Cross-posted from WSWS
On Thursday, General Motors issued a second recall notice on the 2.6 million compact cars it recalled in February and March because of a faulty ignition switch that has caused at least 13 deaths and 31 crashes. As in the case of the recalled ignition switches, GM knew of serious defects in the ignition lock cylinders in the same models for more than a decade, but failed to report the problem to federal regulators or recall the part until now.
The ignition problems involve small cars built by GM between the 2003 and 2011 model years, affecting the Chevrolet Cobalt and HHR, the Pontiac Solstice and GS, and the Saturn Ion and Sky.
The defective switch has resulted in numerous cases where the ignition shifted from "run" to "accessory" while the vehicle was being driven, suddenly cutting off the engine and the power steering and brakes, and incapacitating the air bags. While GM admits to 31 crashes and 13 deaths due to this defect, a study by a consumer group has concluded there were 303 fatal crashes between 2002 and 2012 involving Cobalts and Ions in which the air bags failed to deploy.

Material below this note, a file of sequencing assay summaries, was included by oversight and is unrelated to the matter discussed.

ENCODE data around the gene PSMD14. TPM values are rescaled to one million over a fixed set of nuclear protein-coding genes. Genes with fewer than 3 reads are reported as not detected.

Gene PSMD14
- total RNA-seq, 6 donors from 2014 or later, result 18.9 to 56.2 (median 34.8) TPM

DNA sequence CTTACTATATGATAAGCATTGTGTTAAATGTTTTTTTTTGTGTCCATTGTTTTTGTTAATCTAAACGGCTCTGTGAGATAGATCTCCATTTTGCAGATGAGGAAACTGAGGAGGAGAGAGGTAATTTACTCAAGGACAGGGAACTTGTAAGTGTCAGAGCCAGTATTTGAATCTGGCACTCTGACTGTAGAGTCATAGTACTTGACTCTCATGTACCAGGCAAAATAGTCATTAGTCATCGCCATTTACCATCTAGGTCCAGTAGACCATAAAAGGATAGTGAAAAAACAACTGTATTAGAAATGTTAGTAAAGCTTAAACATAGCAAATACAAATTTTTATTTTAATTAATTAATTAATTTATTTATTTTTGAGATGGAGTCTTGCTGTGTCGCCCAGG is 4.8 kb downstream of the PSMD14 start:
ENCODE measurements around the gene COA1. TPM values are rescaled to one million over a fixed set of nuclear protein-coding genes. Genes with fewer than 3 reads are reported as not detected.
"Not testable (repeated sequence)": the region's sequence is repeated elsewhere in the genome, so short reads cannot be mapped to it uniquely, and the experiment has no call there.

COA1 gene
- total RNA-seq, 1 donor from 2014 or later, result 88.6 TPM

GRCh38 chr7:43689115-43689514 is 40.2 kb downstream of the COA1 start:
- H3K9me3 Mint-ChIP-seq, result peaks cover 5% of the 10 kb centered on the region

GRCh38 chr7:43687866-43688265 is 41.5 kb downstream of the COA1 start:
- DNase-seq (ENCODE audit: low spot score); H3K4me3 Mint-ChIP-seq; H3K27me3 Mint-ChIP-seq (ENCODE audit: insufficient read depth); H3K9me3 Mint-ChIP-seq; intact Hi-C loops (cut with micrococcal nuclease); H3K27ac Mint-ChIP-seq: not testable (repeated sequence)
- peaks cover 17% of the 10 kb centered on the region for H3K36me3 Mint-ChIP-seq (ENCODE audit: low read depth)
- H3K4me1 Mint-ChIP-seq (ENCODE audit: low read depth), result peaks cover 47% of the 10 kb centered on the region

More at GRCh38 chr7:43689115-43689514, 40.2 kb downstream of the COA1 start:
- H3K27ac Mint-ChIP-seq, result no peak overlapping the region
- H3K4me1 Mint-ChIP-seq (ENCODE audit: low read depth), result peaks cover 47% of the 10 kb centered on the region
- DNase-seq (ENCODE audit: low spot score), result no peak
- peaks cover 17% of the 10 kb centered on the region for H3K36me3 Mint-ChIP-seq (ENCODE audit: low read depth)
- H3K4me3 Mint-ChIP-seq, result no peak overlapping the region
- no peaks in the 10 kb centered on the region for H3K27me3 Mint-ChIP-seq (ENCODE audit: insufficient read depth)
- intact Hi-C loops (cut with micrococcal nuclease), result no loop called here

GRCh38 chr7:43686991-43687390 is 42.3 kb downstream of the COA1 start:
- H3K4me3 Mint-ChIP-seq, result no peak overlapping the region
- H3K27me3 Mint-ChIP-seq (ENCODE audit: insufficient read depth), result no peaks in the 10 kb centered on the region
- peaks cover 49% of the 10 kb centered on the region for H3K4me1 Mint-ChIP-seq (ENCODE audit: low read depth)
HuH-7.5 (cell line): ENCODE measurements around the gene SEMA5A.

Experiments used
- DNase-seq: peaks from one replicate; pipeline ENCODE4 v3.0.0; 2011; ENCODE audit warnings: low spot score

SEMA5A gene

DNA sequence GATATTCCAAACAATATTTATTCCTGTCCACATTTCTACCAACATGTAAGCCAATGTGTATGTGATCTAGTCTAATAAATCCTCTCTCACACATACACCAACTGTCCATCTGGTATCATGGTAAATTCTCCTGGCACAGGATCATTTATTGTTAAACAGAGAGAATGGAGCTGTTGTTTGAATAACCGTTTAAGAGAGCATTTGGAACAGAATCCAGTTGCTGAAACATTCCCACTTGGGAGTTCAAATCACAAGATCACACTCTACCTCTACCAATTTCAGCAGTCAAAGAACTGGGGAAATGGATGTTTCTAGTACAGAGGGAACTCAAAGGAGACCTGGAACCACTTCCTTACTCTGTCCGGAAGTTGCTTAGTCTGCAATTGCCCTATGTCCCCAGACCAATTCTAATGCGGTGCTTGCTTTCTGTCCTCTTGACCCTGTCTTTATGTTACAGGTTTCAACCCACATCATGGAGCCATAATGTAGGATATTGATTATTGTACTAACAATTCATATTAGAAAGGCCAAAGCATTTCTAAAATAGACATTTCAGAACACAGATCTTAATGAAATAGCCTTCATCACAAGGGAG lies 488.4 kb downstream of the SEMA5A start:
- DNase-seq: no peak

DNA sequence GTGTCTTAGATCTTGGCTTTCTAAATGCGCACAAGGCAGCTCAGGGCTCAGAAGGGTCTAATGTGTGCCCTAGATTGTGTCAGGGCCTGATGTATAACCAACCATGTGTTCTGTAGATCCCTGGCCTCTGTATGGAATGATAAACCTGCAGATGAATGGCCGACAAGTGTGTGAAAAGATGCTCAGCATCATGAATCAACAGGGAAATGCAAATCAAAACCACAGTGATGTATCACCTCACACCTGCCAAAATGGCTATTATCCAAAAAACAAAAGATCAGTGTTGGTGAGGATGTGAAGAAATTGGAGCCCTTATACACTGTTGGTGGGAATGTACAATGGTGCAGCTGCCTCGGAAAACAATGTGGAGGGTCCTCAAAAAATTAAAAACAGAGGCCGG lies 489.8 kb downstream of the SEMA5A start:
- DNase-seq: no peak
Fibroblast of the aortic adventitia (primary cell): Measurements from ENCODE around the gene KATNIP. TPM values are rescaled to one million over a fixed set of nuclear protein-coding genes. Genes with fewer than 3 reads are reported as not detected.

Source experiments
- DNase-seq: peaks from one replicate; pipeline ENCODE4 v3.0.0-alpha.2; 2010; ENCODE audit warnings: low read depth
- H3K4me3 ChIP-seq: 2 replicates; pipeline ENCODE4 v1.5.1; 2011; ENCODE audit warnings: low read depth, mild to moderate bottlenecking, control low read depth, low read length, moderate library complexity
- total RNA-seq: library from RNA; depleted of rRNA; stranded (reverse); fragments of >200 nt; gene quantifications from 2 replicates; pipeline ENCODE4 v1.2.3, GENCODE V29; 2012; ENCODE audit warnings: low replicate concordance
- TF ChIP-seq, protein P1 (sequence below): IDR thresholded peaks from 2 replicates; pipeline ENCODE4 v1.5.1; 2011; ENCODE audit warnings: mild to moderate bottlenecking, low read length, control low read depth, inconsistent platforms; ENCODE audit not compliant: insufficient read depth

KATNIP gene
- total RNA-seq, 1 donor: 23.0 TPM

According to a statement issued by GM Thursday to the National Highway Traffic Safety Administration (NHTSA), the faulty ignition lock cylinder -- a separate defect from the ignition switch problem -- can allow the ignition key to be removed while the engine is running, "leading to a possible rollaway, crash and occupant or pedestrian injuries."
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